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Flasks of
Lophiaris lindeni 'MC1985' × self
 
 
 
 
Number: TN4186
Name: Lophiaris lindeni 'MC1985' × self
(Also commonly known as Oncidium lindenii)
  We don't currently have a photo of the parent plant, but click here to see a photo of the same species. According to the seed donor, this flower on a different plant of another owner (Glen Ladnier) shows the same size (roughly 3/4 inches), shape, and general coloration, although the donor's flower is slightly less yellow and somewhat darker brown. The lip is identical.
 
Type: self    (What's that?)
Seed Donor: Douglas Harris  (Email: douglas-harris@att.net)
 
Donor's home page: http://www.geocities.com/Rainforest/8002
 
No Photos Available
 
 
Culture Notes from Donor: Parent plant: Temperature range W (70-90°F)
 
Comments: Parent plant: Oncidium lindenii has miniature flowers with an insect-like appearance. The lip is very dark and shiny, almost blue-black, giving it the appearance of abdominal section of insect. The species was featured in a 2002 Orchids magazine picture. The leaves on the plant are a small mule-ear type, with lengths no more than 8 to 10 inches. Inflorescences developed in the spring, and bloomed until September. Branching also occurred as the lengths reached 12-14 inches. Medium-sized plant.
 
For additional origin/habitat information supplied courtesy of Charles and Margaret Baker, see further below, near the bottom of this page.

Temperatures we attempt to use in the lab & greenhouse:
For Species:   Spring, Summer, Autumn: days average 90°F, nights 71°F; best fit is Warm 90-70°F (Source: Baker's Web OSC)
For Species:   Winter: days average 82°F, nights 61°F; best fit is Intermediate 83-60°F (Source: Baker's Web OSC)

About the name...
Etymology of lindeni   Named for Jean Linden (1817-1898), renowned Belgian plant collector, traveled South America, later owner of an orchid nursery in Ghent, Belgium. (Source: Mayr & Schmucker 1998)
Etymology of Lophiaris   From Latin "lophos" helmet-brush. Reffering to the crested lip-callus of the type species. (Source: Mayr & Schmucker 1998)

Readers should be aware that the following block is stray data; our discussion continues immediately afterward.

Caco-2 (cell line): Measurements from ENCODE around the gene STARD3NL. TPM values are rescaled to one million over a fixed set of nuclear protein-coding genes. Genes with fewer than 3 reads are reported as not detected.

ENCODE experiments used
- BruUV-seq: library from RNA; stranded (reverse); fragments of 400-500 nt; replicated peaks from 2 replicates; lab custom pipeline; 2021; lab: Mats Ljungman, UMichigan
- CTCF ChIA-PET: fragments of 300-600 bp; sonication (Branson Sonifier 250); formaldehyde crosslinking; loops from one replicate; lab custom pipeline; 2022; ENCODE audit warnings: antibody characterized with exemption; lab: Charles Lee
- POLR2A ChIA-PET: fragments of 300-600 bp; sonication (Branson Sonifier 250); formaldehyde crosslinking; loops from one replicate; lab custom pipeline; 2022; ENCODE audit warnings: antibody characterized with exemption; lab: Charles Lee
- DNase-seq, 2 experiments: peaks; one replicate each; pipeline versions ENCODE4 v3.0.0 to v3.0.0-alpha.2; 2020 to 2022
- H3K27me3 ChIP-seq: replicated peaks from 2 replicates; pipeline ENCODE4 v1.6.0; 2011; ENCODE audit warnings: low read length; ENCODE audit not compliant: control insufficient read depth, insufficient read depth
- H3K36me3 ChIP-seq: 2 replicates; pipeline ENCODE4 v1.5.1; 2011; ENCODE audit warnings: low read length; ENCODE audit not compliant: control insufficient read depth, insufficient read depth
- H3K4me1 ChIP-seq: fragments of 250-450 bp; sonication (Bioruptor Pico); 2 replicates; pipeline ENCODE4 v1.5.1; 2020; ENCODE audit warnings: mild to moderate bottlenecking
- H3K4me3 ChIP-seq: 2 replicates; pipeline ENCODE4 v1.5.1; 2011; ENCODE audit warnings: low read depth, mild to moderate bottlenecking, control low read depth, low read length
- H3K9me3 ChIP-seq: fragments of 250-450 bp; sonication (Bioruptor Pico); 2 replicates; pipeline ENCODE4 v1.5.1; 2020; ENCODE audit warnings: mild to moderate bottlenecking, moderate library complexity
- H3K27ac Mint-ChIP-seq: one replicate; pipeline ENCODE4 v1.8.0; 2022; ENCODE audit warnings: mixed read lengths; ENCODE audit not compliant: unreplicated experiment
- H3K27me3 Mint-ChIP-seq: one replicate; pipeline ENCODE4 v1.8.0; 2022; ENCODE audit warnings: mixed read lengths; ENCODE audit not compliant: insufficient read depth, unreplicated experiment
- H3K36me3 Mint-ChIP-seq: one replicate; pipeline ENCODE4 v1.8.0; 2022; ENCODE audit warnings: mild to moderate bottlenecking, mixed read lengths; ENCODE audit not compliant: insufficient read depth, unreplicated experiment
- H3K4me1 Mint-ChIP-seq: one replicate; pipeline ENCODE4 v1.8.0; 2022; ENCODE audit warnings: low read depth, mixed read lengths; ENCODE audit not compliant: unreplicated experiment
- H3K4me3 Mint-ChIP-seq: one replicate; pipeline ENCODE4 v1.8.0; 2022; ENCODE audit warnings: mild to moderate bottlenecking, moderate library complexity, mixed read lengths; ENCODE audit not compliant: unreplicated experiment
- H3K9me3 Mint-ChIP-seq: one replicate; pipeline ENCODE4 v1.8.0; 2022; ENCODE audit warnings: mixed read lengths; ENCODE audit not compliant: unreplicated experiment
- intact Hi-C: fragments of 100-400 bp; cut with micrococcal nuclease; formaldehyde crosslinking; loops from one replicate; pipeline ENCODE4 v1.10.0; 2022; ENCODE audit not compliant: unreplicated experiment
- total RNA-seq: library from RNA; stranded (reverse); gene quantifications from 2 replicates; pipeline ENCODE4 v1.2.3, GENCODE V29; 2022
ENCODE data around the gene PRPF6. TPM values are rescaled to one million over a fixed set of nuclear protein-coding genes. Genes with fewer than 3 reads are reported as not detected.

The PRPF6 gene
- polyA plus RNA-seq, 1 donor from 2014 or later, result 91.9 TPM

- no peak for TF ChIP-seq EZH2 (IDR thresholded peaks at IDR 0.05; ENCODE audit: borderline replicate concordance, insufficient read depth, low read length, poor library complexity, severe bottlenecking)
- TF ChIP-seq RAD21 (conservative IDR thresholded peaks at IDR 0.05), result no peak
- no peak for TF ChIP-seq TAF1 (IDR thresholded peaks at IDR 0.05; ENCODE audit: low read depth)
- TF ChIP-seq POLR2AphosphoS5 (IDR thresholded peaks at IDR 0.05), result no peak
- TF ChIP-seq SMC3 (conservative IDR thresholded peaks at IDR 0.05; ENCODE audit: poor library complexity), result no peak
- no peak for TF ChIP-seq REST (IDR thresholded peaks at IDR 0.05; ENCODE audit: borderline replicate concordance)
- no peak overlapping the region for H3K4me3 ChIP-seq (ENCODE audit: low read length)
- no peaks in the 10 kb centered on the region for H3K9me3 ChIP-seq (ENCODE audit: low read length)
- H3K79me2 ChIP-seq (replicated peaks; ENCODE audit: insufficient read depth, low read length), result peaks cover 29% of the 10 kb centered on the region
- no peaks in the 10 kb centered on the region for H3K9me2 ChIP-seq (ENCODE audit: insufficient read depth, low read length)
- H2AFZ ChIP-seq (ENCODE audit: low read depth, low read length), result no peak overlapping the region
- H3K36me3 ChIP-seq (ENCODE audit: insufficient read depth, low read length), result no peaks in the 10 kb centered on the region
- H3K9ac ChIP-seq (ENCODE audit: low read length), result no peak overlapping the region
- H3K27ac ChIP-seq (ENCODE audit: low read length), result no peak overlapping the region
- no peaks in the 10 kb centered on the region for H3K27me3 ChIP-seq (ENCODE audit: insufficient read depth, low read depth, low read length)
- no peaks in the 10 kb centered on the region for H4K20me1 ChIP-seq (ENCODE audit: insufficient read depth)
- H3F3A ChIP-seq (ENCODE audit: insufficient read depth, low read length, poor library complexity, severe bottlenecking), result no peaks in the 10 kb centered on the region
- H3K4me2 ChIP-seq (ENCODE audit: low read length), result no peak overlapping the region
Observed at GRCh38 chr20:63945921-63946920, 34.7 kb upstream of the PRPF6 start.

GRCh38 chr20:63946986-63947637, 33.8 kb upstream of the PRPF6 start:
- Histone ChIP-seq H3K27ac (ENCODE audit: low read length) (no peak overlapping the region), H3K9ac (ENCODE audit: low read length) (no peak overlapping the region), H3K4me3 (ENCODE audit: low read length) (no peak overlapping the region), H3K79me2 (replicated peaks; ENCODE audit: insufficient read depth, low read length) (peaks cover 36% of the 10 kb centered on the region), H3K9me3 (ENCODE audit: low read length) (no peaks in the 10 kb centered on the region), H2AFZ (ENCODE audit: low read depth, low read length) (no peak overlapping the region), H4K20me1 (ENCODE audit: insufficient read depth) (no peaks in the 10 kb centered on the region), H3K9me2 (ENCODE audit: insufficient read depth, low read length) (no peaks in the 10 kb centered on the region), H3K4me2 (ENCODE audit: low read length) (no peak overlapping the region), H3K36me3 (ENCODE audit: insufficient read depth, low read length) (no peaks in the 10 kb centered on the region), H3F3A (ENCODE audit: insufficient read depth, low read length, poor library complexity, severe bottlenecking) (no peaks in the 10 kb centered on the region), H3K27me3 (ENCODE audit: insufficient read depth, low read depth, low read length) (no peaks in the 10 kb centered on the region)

Pronunciation of lindeni   LIN-den-eye (Source: Hawkes 1978)
Pronunciation of Lophiaris   loe-fee-AH-ris (Source: Hawkes 1978)
If you would like to direct someone to this web page, please copy and paste this URL into your email:
http://troymeyers.com/d?014186

Flask Information
Availability: Capsule failed. We were not able to make any flasks.
You should: Consider placing a "Notify Retries" Request, and if an identical pollination (the same parents) is done again, we'll let you know.
You might also want to: View items of the same species.
View items of the same genus.

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The origin/habitat information below is supplied courtesy of Charles and Margaret Baker

The following information is based on the name of the plant provided by the donor, and assumes that the name is correct. If the plant has been misidentified, then the following information may not be correct.
This text is copyrighted by the Bakers and may not be reproduced without permission.

ORIGIN/HABITAT: Mexico, Belize, and Honduras. This epiphytic, "mule-eared" species is found in southeastern Mexico in the low-lying regions of the states of Campeche, Quintana Roo, Tabasco, Veracruz, and Yucatán with distribution reported near Tuxtepec in extreme northeastern Oaxaca and extending southward into Belize and Honduras. In Belize, plants are rare but are occasionally found in riverine forests in the Cayo District, an area of heavy rainfall in southwestern Belize that generally lies more than 1000 ft. (300 m) above sea level. Details of the habitat in Honduras were not found. These plants have also been reported from western Mexico in the states of Michoacán and Nayarit; but McVaugh, quoting from a 1974 Jean M. de Lapiner article in Orquidea (Méx.) 4:207, indicated that the plants reported from western Mexico were probably Oncidium oestlundianum L. O. Williams, which has flowers that are very similarly colored.
More about this information and the Bakers...
 
 

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